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Understanding the Risk for a Fusarium Head Blight Epidemic in Wheat

by Dr. Charla Hollingsworth, U of MN Extension Plant Pathologist

Crop growth stages of spring wheat are rapidly approaching early flower in some locations. This is the time of year that managers must make a decision to apply a fungicide application targeted for Fusarium head blight (FHB) management.

What's happened in other states?

This year FHB has been a production issue across many winter wheat producing states. The disease has been reported from areas of Arkansas, Georgia, Illinois, Indiana, Kansas, Kentucky, Maryland, Missouri, Nebraska, North Carolina and Virginia at various levels for incidence and severity.

The Fusarium fungus is adept at colonizing corn, wheat, and barley residues. During the growing season it produces spores from these plant materials which are either rain splashed or wind-blown to local or regional plant hosts. If our weather conditions disease development when wheat is at a susceptible growth stage (flowering), an FHB epidemic could result.

What's different this year?

This year we have a large amount of corn residue and stubble remaining in our agroecosystem which is partially or wholly exposed on soil surfaces. Many growers burned corn fields to mitigate issues with residue, but this is much like bailing water from a sinking boat using a shot glass. It might feel productive to be doing something, but the overall benefit is questionable. If the weather supports spore production, then microscopic, airborne Fusarium spores will be mass produced on residue lying on the soil surface.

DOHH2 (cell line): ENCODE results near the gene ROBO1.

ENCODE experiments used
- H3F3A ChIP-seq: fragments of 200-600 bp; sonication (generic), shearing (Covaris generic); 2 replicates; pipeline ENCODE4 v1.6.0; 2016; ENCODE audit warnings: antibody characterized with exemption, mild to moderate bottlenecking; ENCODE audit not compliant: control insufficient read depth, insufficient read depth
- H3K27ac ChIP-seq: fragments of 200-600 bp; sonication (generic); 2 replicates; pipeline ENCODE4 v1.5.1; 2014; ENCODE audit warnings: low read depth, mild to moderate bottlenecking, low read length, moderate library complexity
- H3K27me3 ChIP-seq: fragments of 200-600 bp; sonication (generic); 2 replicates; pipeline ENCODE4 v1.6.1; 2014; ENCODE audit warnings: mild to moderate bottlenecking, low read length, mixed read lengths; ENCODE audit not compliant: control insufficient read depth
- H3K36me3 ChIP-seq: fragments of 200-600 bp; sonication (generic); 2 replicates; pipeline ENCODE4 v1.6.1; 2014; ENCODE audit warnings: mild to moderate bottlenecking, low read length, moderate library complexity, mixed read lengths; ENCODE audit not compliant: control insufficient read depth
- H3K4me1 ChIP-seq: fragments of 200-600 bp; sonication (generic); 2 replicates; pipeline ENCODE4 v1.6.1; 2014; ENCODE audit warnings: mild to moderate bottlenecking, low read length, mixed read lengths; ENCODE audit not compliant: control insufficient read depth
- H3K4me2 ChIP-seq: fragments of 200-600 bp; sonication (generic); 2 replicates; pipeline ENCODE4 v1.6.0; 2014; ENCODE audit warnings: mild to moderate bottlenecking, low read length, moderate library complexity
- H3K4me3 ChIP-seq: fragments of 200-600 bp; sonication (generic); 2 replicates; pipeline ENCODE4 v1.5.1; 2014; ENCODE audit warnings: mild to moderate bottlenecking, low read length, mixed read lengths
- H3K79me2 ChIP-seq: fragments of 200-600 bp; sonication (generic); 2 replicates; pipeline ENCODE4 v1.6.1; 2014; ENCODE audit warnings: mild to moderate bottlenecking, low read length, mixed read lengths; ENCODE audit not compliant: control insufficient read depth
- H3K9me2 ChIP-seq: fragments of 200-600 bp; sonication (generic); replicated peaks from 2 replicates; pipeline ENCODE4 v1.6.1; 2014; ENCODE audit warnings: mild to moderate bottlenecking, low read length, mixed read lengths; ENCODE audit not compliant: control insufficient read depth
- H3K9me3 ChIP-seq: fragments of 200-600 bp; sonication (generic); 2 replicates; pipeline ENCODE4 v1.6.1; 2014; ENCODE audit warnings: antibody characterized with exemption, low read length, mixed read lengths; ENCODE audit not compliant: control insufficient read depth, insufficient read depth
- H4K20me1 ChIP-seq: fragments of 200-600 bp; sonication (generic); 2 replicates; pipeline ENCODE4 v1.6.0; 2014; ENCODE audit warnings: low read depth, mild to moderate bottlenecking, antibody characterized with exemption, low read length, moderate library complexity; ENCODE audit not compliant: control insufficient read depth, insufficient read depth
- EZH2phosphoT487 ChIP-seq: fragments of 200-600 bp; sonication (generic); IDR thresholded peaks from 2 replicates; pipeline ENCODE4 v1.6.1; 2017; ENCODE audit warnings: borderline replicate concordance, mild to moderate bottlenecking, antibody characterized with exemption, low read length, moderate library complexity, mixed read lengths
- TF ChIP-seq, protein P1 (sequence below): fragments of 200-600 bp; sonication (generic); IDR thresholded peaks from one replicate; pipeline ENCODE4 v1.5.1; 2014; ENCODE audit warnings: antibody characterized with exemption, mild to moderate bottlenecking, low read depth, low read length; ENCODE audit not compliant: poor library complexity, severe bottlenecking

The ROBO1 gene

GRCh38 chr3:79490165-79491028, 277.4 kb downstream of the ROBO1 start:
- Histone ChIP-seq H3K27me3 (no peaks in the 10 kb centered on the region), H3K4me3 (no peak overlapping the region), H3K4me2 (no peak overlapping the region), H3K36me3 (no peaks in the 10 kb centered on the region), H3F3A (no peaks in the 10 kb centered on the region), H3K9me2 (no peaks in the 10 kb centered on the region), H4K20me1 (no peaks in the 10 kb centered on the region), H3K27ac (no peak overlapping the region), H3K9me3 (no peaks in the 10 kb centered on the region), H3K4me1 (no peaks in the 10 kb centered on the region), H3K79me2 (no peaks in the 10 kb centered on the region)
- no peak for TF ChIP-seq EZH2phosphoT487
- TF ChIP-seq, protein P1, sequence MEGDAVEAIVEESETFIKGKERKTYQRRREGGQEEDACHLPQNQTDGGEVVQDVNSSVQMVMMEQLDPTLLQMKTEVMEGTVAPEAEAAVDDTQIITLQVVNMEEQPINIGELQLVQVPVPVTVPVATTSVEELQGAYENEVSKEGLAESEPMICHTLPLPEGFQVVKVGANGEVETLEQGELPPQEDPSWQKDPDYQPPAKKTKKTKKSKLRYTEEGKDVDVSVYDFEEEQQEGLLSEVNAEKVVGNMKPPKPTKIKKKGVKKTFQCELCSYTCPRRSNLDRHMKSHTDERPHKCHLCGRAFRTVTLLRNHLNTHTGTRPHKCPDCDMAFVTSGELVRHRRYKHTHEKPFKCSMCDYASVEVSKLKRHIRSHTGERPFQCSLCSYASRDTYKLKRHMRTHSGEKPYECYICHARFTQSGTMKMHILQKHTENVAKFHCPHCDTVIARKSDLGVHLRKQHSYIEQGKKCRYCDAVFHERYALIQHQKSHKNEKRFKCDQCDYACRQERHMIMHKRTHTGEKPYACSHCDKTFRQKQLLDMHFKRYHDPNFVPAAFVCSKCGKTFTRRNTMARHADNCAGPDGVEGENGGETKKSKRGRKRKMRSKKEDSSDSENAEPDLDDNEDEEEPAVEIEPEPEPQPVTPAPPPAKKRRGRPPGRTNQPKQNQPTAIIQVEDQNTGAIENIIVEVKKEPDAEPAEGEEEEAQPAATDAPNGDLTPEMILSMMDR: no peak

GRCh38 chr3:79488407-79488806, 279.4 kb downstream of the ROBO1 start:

One can go to  to determine the local estimated risk for having the disease in wheat. This website also offers a two-day FHB risk forecast estimate based on expected weather. Data inputs which support the forecast are exclusively weather-based, such as air temperature and relative humidity.

A word of caution.

The model predicts risk based on weather conditions from the last seven days. It doesn't factor in additional risk if soils were saturated prior and remain wet immediately before this time period. This "snapshot" approach to risk forecasting can contribute to underestimating the risk of disease in high clay, water-logged soils. This has been an issue with the model in the past. Please factor in additional risk if this describes the situation in your field. Always keep in mind that each FHB risk prediction is only an estimate.


Be mindful of the additional production risks this year as well as the disease's track record south of us on winter wheat. With the lush wheat crop that's developing, this could very likely be a good year to manage production risks with a fungicide application. Keep checking the scab epidemic risk forecasting website to stay informed about the risk for FHB in your crop.

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